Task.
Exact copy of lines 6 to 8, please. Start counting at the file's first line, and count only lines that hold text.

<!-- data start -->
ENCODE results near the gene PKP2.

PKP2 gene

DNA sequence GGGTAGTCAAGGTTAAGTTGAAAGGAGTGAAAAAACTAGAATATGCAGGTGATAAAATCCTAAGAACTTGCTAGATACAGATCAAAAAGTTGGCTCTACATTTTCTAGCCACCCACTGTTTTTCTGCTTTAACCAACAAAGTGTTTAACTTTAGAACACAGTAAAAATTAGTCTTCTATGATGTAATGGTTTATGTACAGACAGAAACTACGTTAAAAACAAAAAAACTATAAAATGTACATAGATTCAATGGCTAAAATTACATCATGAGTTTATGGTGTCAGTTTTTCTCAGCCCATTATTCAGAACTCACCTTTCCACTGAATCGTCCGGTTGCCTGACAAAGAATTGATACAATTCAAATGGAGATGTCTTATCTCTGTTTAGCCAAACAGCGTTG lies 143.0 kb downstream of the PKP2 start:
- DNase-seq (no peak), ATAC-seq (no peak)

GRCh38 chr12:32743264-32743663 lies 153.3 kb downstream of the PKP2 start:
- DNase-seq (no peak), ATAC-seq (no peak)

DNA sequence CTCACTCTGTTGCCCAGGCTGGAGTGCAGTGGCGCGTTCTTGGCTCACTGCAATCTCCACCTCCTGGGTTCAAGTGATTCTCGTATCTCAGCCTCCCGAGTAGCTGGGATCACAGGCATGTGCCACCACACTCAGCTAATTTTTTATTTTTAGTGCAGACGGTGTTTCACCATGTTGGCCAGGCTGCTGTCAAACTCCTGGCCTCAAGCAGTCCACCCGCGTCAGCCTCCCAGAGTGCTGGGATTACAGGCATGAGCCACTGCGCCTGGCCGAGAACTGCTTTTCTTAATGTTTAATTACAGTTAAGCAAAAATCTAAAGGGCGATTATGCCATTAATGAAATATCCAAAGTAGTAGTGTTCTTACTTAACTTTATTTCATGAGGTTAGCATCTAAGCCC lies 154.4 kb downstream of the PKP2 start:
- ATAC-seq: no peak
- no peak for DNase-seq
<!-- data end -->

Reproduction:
- DNase-seq (no peak), ATAC-seq (no peak)

DNA sequence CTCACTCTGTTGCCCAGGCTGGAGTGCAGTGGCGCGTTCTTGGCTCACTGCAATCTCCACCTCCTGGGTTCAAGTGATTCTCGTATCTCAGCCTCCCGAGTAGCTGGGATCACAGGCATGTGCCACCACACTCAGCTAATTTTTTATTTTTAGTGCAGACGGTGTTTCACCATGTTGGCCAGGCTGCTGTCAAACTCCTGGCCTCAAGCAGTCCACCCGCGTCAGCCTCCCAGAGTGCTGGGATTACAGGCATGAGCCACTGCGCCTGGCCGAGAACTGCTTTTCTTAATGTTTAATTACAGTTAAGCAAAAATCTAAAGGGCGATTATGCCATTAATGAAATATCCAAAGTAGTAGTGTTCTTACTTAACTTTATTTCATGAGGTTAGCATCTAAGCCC lies 154.4 kb downstream of the PKP2 start:
- ATAC-seq: no peak